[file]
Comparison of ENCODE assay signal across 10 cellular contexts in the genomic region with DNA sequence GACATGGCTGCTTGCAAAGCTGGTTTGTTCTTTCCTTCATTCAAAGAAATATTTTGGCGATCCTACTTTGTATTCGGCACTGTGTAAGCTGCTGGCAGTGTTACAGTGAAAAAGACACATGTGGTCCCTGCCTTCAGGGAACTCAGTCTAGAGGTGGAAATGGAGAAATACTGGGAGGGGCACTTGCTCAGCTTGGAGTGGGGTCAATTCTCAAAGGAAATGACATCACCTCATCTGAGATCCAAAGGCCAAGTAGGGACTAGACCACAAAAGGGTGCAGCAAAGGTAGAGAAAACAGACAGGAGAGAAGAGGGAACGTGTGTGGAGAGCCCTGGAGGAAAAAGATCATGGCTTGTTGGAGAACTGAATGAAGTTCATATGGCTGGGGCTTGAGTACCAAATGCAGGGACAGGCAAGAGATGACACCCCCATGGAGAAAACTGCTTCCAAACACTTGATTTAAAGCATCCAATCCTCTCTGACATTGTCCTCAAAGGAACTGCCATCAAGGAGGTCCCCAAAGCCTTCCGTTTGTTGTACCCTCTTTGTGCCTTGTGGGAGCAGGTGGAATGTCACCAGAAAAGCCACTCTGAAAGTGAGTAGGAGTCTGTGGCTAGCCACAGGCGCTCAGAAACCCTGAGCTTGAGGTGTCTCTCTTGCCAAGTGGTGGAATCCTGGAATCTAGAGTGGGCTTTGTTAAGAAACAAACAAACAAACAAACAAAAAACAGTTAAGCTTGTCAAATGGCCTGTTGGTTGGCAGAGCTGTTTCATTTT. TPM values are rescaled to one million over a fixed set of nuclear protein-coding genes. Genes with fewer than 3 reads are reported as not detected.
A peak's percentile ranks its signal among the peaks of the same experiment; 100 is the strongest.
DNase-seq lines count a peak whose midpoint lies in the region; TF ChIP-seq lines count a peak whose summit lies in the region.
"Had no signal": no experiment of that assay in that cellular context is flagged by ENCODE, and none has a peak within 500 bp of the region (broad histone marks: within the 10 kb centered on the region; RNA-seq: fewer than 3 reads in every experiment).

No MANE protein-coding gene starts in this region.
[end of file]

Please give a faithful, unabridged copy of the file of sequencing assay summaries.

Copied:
Comparison of ENCODE assay signal across 10 cellular contexts in the genomic region with DNA sequence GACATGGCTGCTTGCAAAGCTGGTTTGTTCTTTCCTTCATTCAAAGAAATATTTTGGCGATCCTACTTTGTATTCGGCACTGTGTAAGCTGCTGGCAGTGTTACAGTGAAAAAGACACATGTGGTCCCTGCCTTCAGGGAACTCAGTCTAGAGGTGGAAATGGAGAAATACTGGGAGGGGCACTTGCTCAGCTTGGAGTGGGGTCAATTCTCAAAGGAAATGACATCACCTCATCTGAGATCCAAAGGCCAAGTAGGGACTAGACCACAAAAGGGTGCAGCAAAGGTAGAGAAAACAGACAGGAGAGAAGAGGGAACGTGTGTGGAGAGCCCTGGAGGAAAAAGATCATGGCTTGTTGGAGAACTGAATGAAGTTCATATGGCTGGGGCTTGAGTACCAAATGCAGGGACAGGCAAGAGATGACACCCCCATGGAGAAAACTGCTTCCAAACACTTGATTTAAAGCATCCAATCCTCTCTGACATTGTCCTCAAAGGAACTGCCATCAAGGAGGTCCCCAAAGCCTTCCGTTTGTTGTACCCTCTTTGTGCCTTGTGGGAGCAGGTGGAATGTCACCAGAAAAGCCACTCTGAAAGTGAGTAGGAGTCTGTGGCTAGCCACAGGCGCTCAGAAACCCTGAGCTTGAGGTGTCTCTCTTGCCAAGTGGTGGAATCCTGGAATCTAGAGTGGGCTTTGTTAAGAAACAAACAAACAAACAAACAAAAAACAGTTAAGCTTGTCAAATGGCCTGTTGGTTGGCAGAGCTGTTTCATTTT. TPM values are rescaled to one million over a fixed set of nuclear protein-coding genes. Genes with fewer than 3 reads are reported as not detected.
A peak's percentile ranks its signal among the peaks of the same experiment; 100 is the strongest.
DNase-seq lines count a peak whose midpoint lies in the region; TF ChIP-seq lines count a peak whose summit lies in the region.
"Had no signal": no experiment of that assay in that cellular context is flagged by ENCODE, and none has a peak within 500 bp of the region (broad histone marks: within the 10 kb centered on the region; RNA-seq: fewer than 3 reads in every experiment).

No MANE protein-coding gene starts in this region.